Of all of the fabrication tools available to makers, 3D printers are the most useful. With a 3D printer, you can go from a design to a three-dimensional prototype part in a matter of hours. With a bit of sanding and painting, you can even make those 3D-printed parts look like they were professionally manufactured. That said, there are situations when other tools are more appropriate. CNC routers are better for cutting large wood parts, CNC mills are better for fabricating anything metal, and laser cutters are better for quickly churning out two-dimensional parts. That’s why the Rubanmaster combines SLA 3D printing and laser cutting in a single machine.
Rubanmaster just recently launched through Kickstarter, and the campaign has already reached more than $55,000 in funding — more than 11 times the goal. It’s advertised as a 3-in-1 machine, because it is capable of SLA 3D printing, laser cutting, and laser engraving. We think that’s a bit misleading, since all laser cutters are also laser engravers, but that’s advertising for you. Unlike most other budget stereolithography (SLA) 3D printers that utilize an LCD to mask UV light, the Rubanmaster uses an actual laser. That is generally considered to be the superior technology. This has a print volume of 120 x 120 x 140 mm (4.73 x 4.73 x 5.5 inches) and a claimed laser movement accuracy of 0.005 mm. The laser can move at up to 600 mm/s, which is several times faster than most fused-filament fabrication (FFF) 3D printers are capable of moving.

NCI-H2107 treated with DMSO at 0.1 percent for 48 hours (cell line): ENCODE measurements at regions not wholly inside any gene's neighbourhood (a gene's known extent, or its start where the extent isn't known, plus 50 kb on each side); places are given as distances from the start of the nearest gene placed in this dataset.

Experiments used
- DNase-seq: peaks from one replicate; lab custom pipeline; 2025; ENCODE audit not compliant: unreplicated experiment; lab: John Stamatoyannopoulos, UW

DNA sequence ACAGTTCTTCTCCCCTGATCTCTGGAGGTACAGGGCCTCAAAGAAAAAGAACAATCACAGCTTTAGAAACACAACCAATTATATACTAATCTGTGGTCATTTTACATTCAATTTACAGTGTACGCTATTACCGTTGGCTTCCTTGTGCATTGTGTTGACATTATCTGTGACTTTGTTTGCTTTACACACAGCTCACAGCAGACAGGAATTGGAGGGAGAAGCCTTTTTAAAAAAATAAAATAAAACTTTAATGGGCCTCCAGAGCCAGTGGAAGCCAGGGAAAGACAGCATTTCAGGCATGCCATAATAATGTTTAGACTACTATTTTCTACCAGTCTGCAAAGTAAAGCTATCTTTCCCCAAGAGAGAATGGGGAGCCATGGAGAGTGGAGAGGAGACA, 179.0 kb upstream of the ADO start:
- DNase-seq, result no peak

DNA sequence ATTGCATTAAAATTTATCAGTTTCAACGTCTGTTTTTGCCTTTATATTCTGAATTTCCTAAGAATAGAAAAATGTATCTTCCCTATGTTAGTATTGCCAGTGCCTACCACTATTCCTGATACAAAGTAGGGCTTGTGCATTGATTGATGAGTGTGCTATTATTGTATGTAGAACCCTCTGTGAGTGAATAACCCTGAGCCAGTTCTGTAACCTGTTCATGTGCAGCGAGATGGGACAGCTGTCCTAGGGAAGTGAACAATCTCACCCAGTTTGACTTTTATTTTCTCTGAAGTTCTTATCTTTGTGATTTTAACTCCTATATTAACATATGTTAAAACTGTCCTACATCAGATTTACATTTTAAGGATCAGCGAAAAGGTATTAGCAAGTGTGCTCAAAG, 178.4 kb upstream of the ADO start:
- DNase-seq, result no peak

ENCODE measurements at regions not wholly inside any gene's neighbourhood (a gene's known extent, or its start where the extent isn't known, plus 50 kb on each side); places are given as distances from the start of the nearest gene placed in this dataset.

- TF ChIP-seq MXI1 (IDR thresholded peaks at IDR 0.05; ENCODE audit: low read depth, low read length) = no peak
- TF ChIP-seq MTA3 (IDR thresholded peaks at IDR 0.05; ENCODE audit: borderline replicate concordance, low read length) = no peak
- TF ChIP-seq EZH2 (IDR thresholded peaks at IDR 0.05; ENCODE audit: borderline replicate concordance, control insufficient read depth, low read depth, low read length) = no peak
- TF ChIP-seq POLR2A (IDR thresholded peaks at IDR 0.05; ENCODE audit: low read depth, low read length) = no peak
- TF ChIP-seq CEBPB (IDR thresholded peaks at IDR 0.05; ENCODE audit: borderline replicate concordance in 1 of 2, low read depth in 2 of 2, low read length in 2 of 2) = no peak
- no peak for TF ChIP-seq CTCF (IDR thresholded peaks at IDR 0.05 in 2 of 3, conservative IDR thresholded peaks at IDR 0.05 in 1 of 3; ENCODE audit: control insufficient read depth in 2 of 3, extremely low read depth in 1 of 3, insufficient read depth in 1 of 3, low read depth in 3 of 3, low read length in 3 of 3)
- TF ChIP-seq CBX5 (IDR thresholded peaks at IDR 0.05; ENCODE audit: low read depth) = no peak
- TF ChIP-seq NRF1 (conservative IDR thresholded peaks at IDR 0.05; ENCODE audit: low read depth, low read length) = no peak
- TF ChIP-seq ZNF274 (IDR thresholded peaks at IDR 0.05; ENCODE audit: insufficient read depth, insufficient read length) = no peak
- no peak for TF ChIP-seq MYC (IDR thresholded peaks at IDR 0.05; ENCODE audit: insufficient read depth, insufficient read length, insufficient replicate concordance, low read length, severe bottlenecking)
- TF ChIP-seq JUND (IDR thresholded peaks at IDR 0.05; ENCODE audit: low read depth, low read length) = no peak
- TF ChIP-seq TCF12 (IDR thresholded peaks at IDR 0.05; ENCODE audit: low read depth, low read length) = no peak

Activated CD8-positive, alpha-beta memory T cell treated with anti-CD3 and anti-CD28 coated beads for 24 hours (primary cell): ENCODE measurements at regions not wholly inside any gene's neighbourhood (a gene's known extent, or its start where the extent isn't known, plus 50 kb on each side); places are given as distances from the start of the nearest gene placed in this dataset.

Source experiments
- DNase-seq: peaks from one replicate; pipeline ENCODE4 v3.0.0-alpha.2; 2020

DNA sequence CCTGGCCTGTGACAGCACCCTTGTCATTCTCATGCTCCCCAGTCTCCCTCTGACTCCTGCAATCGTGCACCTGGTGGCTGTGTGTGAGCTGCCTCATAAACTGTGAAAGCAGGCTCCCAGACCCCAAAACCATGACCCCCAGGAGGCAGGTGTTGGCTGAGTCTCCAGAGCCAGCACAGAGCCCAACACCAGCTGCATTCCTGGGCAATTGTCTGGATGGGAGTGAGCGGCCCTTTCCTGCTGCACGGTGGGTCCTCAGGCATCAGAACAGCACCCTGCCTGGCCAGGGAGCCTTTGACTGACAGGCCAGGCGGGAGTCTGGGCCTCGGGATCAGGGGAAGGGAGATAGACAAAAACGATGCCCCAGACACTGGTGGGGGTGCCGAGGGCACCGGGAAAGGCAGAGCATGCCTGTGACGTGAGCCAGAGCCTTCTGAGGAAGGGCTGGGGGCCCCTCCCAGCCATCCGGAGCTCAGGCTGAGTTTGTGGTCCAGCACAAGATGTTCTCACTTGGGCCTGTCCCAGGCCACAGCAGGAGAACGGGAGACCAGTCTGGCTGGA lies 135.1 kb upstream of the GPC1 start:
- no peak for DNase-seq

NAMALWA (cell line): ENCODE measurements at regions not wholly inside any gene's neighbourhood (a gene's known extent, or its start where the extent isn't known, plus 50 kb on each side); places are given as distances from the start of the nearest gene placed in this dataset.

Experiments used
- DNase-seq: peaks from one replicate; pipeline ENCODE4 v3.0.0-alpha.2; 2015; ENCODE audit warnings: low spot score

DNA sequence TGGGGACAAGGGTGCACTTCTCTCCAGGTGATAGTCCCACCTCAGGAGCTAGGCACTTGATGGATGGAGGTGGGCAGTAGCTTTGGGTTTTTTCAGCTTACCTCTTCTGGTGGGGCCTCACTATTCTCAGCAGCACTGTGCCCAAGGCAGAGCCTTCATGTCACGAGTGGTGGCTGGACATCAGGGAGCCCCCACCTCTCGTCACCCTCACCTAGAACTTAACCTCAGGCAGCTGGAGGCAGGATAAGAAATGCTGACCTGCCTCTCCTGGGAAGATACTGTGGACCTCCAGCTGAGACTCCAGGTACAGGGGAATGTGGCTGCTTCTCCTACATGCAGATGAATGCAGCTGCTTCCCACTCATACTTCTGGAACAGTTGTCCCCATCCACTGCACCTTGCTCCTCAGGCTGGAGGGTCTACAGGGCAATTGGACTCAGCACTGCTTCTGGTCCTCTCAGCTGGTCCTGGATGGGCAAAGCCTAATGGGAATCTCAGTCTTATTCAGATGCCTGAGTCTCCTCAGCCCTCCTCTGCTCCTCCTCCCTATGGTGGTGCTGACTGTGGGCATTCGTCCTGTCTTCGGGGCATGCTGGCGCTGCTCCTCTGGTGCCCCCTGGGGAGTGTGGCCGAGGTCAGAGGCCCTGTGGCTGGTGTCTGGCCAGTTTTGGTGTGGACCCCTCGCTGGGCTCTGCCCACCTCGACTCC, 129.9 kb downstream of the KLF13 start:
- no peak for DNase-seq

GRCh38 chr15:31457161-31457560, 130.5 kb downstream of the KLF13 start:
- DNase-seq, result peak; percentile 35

The laser used for the cutting and engraving is not the same laser that is used for 3D printing. To use it, you just flip the machine upside down so that your work piece can rest on the inverted build platform. Cutting and engraving is done with a relatively weak 2.5W 450nm laser, which is strong enough to engrave wood, leather, acrylic, and more, but can only actually cut through a few materials if they’re thin enough. You definitely won’t be cutting or engraving metal at all. You can control Rubanmaster with a 3.5” color touchscreen, and files can be loaded over WiFi or from a USB drive. It seems the Rubanmaster does onboard slicing, so you shouldn’t have to do that on a separate computer. Image files in SVG, JPEG, or PNG can also be loaded directly for the laser cutting.
If you want to get your own Rubanmaster, the Kickstarter campaign will be running until November 12th. Super early birds can get one for just $449, though cheaper options are available if you only want one of the machine’s functions. Rewards are expected to ship in May of 2021.